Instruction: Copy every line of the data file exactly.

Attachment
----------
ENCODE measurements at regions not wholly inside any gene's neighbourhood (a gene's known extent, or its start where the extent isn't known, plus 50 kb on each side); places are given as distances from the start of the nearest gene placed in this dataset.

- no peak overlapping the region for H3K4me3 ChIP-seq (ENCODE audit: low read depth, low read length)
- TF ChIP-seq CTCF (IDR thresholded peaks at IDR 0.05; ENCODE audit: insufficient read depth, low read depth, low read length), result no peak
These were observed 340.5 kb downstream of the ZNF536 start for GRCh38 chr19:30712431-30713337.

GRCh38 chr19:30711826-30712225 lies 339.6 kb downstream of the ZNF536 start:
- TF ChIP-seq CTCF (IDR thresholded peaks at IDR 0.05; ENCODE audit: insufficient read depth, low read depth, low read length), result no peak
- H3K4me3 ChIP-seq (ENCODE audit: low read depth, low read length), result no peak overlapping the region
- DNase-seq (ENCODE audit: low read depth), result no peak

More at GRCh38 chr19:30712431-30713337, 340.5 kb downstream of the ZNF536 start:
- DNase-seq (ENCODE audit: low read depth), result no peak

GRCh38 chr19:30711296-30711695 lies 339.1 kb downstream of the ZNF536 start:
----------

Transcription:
ENCODE measurements at regions not wholly inside any gene's neighbourhood (a gene's known extent, or its start where the extent isn't known, plus 50 kb on each side); places are given as distances from the start of the nearest gene placed in this dataset.

- no peak overlapping the region for H3K4me3 ChIP-seq (ENCODE audit: low read depth, low read length)
- TF ChIP-seq CTCF (IDR thresholded peaks at IDR 0.05; ENCODE audit: insufficient read depth, low read depth, low read length), result no peak
These were observed 340.5 kb downstream of the ZNF536 start for GRCh38 chr19:30712431-30713337.

GRCh38 chr19:30711826-30712225 lies 339.6 kb downstream of the ZNF536 start:
- TF ChIP-seq CTCF (IDR thresholded peaks at IDR 0.05; ENCODE audit: insufficient read depth, low read depth, low read length), result no peak
- H3K4me3 ChIP-seq (ENCODE audit: low read depth, low read length), result no peak overlapping the region
- DNase-seq (ENCODE audit: low read depth), result no peak

More at GRCh38 chr19:30712431-30713337, 340.5 kb downstream of the ZNF536 start:
- DNase-seq (ENCODE audit: low read depth), result no peak

GRCh38 chr19:30711296-30711695 lies 339.1 kb downstream of the ZNF536 start: